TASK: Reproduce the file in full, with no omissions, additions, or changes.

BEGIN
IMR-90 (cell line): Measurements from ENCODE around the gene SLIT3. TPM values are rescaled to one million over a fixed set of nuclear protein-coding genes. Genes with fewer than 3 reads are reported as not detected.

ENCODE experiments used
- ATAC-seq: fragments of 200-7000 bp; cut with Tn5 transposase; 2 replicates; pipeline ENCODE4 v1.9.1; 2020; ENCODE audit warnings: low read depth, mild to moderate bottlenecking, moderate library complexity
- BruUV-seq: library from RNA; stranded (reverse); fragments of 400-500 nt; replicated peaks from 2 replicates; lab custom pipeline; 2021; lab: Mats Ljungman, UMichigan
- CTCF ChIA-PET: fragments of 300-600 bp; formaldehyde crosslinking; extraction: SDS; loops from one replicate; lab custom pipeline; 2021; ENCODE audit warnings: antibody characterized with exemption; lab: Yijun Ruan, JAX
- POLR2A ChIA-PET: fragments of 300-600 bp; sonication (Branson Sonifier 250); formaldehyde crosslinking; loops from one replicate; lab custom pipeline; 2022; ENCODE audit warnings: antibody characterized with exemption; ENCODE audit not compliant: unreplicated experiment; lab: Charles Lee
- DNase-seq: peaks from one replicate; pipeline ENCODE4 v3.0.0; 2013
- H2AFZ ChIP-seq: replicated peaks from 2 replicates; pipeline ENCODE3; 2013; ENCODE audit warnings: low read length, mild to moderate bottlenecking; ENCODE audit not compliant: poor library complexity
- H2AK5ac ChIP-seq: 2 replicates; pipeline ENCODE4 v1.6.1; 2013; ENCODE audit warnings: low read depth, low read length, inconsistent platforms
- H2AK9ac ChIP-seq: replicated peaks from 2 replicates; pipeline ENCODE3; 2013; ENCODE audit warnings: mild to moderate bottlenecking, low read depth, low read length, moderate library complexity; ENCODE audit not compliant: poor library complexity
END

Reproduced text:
IMR-90 (cell line): Measurements from ENCODE around the gene SLIT3. TPM values are rescaled to one million over a fixed set of nuclear protein-coding genes. Genes with fewer than 3 reads are reported as not detected.

ENCODE experiments used
- ATAC-seq: fragments of 200-7000 bp; cut with Tn5 transposase; 2 replicates; pipeline ENCODE4 v1.9.1; 2020; ENCODE audit warnings: low read depth, mild to moderate bottlenecking, moderate library complexity
- BruUV-seq: library from RNA; stranded (reverse); fragments of 400-500 nt; replicated peaks from 2 replicates; lab custom pipeline; 2021; lab: Mats Ljungman, UMichigan
- CTCF ChIA-PET: fragments of 300-600 bp; formaldehyde crosslinking; extraction: SDS; loops from one replicate; lab custom pipeline; 2021; ENCODE audit warnings: antibody characterized with exemption; lab: Yijun Ruan, JAX
- POLR2A ChIA-PET: fragments of 300-600 bp; sonication (Branson Sonifier 250); formaldehyde crosslinking; loops from one replicate; lab custom pipeline; 2022; ENCODE audit warnings: antibody characterized with exemption; ENCODE audit not compliant: unreplicated experiment; lab: Charles Lee
- DNase-seq: peaks from one replicate; pipeline ENCODE4 v3.0.0; 2013
- H2AFZ ChIP-seq: replicated peaks from 2 replicates; pipeline ENCODE3; 2013; ENCODE audit warnings: low read length, mild to moderate bottlenecking; ENCODE audit not compliant: poor library complexity
- H2AK5ac ChIP-seq: 2 replicates; pipeline ENCODE4 v1.6.1; 2013; ENCODE audit warnings: low read depth, low read length, inconsistent platforms
- H2AK9ac ChIP-seq: replicated peaks from 2 replicates; pipeline ENCODE3; 2013; ENCODE audit warnings: mild to moderate bottlenecking, low read depth, low read length, moderate library complexity; ENCODE audit not compliant: poor library complexity